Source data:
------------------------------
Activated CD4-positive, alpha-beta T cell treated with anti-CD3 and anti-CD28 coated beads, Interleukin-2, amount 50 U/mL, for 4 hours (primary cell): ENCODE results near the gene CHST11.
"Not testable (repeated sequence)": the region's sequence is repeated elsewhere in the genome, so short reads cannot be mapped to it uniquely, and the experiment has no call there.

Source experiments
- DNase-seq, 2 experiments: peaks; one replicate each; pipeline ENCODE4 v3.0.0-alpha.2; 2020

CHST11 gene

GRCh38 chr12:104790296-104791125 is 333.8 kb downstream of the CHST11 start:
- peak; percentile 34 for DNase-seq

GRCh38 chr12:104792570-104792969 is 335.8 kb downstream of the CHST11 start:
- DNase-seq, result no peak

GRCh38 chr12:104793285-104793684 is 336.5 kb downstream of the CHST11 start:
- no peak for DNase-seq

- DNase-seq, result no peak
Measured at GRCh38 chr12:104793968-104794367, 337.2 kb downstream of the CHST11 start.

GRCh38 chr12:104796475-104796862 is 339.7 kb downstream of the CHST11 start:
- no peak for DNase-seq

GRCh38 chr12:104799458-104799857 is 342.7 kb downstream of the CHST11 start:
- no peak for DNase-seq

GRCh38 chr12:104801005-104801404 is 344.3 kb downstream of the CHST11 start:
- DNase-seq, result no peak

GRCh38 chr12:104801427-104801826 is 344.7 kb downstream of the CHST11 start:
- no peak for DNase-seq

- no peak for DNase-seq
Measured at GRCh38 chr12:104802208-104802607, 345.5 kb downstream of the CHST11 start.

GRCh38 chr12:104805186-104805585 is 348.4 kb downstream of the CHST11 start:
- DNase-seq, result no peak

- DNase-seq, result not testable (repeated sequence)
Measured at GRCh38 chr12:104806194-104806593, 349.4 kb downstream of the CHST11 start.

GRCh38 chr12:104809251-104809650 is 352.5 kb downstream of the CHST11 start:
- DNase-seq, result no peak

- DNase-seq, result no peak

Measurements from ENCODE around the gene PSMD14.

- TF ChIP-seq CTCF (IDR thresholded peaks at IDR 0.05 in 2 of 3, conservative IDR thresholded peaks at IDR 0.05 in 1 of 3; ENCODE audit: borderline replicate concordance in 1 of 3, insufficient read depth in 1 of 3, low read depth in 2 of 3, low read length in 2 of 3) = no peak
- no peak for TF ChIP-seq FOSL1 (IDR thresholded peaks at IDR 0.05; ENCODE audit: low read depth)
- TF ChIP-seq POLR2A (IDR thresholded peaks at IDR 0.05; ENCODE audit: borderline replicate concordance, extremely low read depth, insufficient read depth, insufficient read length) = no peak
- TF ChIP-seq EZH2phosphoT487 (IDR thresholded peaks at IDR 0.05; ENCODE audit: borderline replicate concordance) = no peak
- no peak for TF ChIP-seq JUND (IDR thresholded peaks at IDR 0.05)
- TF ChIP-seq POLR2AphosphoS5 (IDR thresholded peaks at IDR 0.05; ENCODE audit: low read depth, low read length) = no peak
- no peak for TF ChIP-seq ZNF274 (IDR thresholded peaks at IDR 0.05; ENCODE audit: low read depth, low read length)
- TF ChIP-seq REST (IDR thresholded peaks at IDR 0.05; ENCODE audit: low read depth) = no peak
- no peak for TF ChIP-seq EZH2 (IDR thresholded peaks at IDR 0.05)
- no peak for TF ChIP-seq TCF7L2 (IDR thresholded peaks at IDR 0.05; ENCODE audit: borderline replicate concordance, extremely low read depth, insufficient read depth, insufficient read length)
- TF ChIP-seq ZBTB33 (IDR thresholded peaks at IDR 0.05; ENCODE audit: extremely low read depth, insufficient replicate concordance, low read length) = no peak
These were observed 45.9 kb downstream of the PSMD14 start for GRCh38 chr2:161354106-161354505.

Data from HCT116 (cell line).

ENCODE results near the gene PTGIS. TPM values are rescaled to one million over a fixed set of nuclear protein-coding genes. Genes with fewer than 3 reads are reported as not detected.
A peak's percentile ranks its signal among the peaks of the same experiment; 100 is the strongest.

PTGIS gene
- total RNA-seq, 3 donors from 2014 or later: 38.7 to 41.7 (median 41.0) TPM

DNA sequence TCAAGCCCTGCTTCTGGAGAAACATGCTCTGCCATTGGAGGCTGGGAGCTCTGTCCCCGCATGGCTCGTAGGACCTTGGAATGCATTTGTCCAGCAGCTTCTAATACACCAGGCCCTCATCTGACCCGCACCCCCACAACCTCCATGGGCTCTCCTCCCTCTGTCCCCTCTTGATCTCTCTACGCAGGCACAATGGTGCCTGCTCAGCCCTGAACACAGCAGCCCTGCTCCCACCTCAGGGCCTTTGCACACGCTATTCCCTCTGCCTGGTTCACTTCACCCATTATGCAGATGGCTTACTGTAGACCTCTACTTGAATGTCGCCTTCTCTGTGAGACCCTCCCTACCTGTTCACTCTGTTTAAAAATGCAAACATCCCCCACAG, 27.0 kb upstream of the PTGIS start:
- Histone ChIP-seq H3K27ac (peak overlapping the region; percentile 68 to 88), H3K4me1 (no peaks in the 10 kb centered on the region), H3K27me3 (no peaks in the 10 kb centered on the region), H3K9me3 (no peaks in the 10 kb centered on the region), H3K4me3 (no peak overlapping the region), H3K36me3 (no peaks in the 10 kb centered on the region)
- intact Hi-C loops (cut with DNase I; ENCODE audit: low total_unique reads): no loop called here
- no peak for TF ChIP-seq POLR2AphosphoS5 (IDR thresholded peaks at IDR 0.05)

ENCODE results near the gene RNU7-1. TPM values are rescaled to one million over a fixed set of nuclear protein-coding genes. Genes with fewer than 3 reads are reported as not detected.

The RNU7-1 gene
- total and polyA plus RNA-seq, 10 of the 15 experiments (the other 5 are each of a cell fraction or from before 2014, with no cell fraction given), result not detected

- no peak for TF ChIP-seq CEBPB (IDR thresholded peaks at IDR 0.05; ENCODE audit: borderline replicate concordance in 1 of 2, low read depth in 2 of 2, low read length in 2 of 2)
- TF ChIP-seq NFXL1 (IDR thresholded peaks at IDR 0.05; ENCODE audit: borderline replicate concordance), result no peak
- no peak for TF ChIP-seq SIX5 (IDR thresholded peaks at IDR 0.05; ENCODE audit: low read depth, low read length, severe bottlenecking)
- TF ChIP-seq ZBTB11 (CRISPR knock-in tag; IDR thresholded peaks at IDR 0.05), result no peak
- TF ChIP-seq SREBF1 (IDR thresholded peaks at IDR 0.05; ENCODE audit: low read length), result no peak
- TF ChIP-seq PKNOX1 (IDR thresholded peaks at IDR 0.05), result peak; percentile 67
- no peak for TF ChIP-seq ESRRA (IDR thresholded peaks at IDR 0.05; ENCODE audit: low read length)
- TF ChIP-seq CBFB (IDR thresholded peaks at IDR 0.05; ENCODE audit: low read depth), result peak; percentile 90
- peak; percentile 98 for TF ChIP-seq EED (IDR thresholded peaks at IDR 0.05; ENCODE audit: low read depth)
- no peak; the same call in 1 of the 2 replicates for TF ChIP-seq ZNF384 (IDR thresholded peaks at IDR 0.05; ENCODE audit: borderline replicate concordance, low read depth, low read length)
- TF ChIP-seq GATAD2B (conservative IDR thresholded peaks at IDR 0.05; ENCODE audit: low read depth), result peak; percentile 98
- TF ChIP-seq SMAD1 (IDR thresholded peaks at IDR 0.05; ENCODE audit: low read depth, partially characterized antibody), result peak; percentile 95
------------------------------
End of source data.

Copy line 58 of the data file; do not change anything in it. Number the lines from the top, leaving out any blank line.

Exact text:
- no peak for TF ChIP-seq SIX5 (IDR thresholded peaks at IDR 0.05; ENCODE audit: low read depth, low read length, severe bottlenecking)